Climate change and gardening projects  CMCC April 2021


Caerphilly Miners Centre for Community (CMCC) is run by a committed group of local residents who have come together with a common aim of restoring the old ‘Caerphilly Miners’ and bringing new life to it, for the benefit of our community.  As a volunteer led project we seek to make a positive difference to people whatever their age or circumstance and to create a place in our community where people want to be, can enjoy themselves and feel part of the community, can learn from each other and invest in their family’s future, and can celebrate our heritage.


Before the Covid-19 pandemic our activities were focused on bringing people into our community hub. Lockdown forced us to reconsider the way we did things.  Our activities are now more outreaching and inclusive. Lockdown has also made us think more and differently about the big issues of our day – inequality, food poverty, future generations, public health and climate change.  




In 2018-9 we transformed a neglected, poorly drained and unpaved area into a car park for 42 cars, a patio, and large open space to the rear.  We were unable to finish the garden in the front, but a National Lottery Community Fund grant in 2019 enabled us to plan a Climate Change Garden for the Future. With help from Community Farms and Gardens, David Thorpe, a Climate Change specialist, Fiona Cloke, Landscape Architect and 18 volunteers, we developed a plan.  The project is designed to educate and inform, engage young and old, and change attitudes and behaviour about growing food.  We’re still raising money to complete the garden, but funding from the Landfill Disposal Tax Community Fund will enable us to make a good start over the next few months,



Part of the Climate change garden plan was to create information boards within our bus shelter.  As a result of the pandemic and focus on reaching out virtually to our wider community, we are thinking of a more inclusive digital offer which will bring joy, learning, and ideas to more people throughout the community. The project also seeks to engage virtual gardeners in the shaping of the garden, and to encourage interaction and sharing of ideas and gardening tips. 



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We secured a grant in March 2020 for a Local Places for Nature scheme to create food growing patches on our site, including growing fruit and vegetables in raised beds, the development of a 40 m2 wildflower meadow, a greenhouse and shed, recycling facilities, water butt, tools and equipment.  Lockdown slowed us down, but the project was completed in March 2021 with raised beds and a start to our vegetable gardens!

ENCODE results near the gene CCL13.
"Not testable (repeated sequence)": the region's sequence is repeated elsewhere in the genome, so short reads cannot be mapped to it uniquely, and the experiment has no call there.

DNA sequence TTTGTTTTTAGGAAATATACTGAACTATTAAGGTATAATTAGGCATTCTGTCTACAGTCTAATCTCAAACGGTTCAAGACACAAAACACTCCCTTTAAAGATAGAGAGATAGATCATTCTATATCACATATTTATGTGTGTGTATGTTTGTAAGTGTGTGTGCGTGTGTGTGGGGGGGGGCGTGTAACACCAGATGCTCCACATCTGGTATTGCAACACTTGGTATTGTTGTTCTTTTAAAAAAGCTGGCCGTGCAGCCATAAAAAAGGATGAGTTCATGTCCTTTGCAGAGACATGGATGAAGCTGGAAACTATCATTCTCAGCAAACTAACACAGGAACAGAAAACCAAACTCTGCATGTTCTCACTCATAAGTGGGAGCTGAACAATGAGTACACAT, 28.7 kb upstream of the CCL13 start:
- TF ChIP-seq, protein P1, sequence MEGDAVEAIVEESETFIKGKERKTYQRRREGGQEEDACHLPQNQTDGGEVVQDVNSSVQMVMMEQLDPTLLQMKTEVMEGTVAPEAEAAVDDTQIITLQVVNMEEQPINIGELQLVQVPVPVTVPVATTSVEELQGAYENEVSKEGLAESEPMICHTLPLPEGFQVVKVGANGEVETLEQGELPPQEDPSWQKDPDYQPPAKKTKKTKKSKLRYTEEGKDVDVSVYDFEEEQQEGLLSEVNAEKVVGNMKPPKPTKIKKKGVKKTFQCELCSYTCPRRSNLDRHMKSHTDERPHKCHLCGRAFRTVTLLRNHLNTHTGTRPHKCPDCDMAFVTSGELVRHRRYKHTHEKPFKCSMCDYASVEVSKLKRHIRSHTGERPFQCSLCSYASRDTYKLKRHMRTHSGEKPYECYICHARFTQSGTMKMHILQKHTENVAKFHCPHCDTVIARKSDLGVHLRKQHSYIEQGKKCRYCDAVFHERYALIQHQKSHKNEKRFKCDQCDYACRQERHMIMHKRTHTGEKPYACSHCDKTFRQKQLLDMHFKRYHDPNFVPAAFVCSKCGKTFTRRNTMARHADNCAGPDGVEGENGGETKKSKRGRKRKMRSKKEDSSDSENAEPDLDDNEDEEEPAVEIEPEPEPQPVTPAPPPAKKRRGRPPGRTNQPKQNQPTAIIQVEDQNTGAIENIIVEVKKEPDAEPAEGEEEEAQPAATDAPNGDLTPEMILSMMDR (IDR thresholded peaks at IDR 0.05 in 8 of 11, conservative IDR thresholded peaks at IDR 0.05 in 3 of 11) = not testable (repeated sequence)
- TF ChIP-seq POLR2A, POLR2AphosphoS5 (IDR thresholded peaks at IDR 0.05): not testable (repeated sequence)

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Another unfinished part of our site was immediately in front of the building.  It soon became neglected.  In 2019 the Gardening 

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Group planted the beds with donated bulbs and plants. However, shallow soil and poor drainage meant that the results were disappointing.


Using bricks already on site, we created some formal raised beds and then the Gardening Group decided to create a formal garden.   A legacy in memory of Doreen Ellis, a former Trustee started our fundraising during 2020-2021.  One of our volunteers, who works as a landscape gardener locally, designed it and eventually we raised enough money to create it.  The front gardens provide a fitting entrance for our lovely building.   






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With funding from the National Lottery Community Fund, Awards for All grant, we’ve set up a children’s climate change project #Letsgrowtogether.  Children aged 6-10 will be able to attend 17 free gardening workshops designed to promote the values of sustainable living through growing vegetables and the vital role that pollinators play in producing our food. The gardening workshops will run monthly during term times and weekly during school holidays from April until January 2022.  

With additional funding from the D.S. Smith Fund we have been able to extend this project to 3-5 year olds monthly during term times from June 2021.  The projects between them will provide constructive outdoor activity for children and parents.  They will create a play and grow area and help to support the physical, mental and emotional needs of young children and their parents and broaden the range of activities we can offer with a focus on climate action and the sustainability of future generations.  


We sought professional help from the Wales Coop in developing our Sustainable Development Policy.  We now have an Action Plan covering energy and water saving, limiting travel, raising environmental awareness, biodiversity, sustainable recruitment, waste management.  This will underpin our efforts to reduce our carbon footprint and bring our community with us.  

Katherine Hughes
April 2021